When 1950s crooner Pat Boone arrives in Omaha for film historian Bruce Crawford's Saturday screening of “Journey to the Center of the Earth,” he'll have journeyed straight from his 60th high school reunion in Nashville, Tenn.
Boone, 77, has seen decades pass since the peak of his career as a hit singer (second in sales only to Elvis back then), TV variety show host and movie star. But he vividly remembers making “Journey to the Center of the Earth,” in which he co-starred with James Mason, Arlene Dahl and Diane Baker in 1959.
“I did not want to do the film,” he said by phone last week from his Beverly Hills home. “It was science fiction, and I wanted to do romantic comedy, with music.”
The producer promised to add a song for Boone to sing (“My Love Is Like a Red, Red Rose”) and even offered a percentage of the movie's profits.
“But that was not my deciding factor,” Boone said. “My manager and agent said they would strangle me if I didn't take it. And I'm glad I did. It was some of the best singing I did in my whole career.”
It also made him lots of money and furthered his career as a film actor.
Asked for a behind-the-scenes story from filming, Boone said he'd tell “the one that cracks me up the most.” It was from a climactic scene in which he, Mason, Dahl and Peter Ronson were on a raft, caught in a giant whirlpool.
“It was a tricky thing to shoot,” Boone remembered. “The raft was on a revolving platform that tilted as it went around like a merry-go-round. It had to look like we were being tossed violently.”
Hundreds of gallons of water were dumped on the actors to simulate a stormy sea. The noise was deafening, but not enough to drown out Dahl, who started screaming as she held on for dear life.
“(Director) Henry Levin, get me off this thing! Get me down! I'm going to pass out!” Boone recalled her yelling.
Mason had little patience for it. He thought Dahl had already overplayed the role of dainty creature when they had to wear heavy parkas, feigning winter amid hot weather, for another scene. Dahl complained then of heat prostration. Mason was not amused. This time he yelled back at her.
“Shut up, woman! We're going to have to do this 10 times if you don't keep quiet,” he shouted — or, words to that effect, Boone recalled.
“We were going to have to dub dialogue anyway, so it didn't matter,” Boone said, “and they got the shot.”
Dahl, he said, was hauled away to the infirmary on a stretcher.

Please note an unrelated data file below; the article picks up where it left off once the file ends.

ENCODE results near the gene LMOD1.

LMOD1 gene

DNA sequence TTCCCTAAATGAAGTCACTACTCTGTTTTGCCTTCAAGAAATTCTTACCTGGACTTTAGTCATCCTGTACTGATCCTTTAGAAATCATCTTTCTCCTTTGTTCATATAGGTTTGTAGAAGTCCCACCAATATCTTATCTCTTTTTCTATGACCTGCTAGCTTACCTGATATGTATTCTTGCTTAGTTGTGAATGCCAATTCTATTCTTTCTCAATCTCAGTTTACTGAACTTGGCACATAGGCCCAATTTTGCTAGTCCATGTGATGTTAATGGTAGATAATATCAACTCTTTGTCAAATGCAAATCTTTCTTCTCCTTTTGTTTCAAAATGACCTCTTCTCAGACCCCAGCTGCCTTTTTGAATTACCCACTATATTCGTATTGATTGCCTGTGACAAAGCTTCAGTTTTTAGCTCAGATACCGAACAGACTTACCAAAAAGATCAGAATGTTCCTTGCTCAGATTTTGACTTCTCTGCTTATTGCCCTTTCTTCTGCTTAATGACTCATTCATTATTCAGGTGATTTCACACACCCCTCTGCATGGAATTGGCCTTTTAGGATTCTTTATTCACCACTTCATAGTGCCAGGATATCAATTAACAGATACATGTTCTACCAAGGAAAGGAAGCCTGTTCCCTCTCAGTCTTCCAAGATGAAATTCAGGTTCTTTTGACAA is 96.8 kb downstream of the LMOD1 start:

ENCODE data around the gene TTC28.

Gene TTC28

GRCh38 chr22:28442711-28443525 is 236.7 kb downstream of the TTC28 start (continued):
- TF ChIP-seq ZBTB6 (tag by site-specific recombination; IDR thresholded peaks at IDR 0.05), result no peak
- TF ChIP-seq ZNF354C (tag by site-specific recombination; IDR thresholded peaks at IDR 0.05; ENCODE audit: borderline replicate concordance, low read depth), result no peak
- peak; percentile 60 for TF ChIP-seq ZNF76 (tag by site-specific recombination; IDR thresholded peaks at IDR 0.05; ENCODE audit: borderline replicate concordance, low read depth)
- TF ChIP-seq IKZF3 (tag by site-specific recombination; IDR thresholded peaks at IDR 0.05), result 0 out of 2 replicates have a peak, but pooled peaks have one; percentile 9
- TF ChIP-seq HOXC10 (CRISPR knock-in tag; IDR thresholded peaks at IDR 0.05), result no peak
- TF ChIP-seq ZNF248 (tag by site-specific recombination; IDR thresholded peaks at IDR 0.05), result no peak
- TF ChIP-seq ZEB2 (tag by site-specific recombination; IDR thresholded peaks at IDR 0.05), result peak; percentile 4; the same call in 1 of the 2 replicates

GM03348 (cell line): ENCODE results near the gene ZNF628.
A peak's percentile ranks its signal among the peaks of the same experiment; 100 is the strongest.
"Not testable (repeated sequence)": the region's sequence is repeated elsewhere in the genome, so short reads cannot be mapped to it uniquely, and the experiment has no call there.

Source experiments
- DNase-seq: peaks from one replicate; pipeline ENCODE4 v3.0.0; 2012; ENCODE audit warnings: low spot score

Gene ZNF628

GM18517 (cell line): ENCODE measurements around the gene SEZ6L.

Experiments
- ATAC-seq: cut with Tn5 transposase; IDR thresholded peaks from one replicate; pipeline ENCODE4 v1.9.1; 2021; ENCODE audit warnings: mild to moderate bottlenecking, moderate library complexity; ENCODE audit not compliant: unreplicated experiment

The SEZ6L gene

Boone got along great with Mason.
“I was in awe of him as an actor, and he was very nice to me,” he said. “I liked that he hummed a lot before a scene would be shot. He wasn't humming any tune I recognized, but I think he was making sure that famous voice was warmed up and ready. He was thoroughly professional.”
As for his own voice, Boone hired a dialect coach for his Scottish accent in “Journey,” the same coach who had taught Julie Andrews her cockney accent for “My Fair Lady.” He confessed to having laid it on so thick, he later had to dub some lines to soften the brogue so people could understand him.
“Journey” may have saved 20th Century Fox, Boone said. The studio was in danger of being bankrupted by the even more expensive filming of “Cleopatra,” until “Journey” became a solid box office hit.
Boone said his career role model was Bing Crosby, who had parlayed a singing career into an Oscar for “Going My Way.”
“Honestly, I never hungered for a movie career,” Boone said. “But they wanted me to do what Dick Powell had done — a singer who became a very successful dramatic actor. And I was in it now up to my neck.”
He even gave up his successful TV variety show to pursue movies. But dramatic roles were hard to come by, as his pal Elvis Presley also learned.
“Elvis and I were Tennessee boys who visited back and forth,” Boone said. “I was the all-American guy, and Elvis was the rebel. I was the conformist, he was the playboy. We had a lot of the same fans, but we appealed to different instincts.”
Presley said Elvis once confided that he wanted to play dramatic roles like Boone's in “Journey to the Center of the Earth.”
Similarly, Boone wanted to play the lead in “The Sand Pebbles,” but Steve McQueen, who “had his bona fides” as a dramatic actor, got that part.
Boone, known then as now for conservative Christian values, said he turned down roles that would have required him to play corrupt hypocrites or that pushed the envelope of onscreen taboos.
“I couldn't conscientiously do those roles,” he said. “You turn down a few, they quit coming.”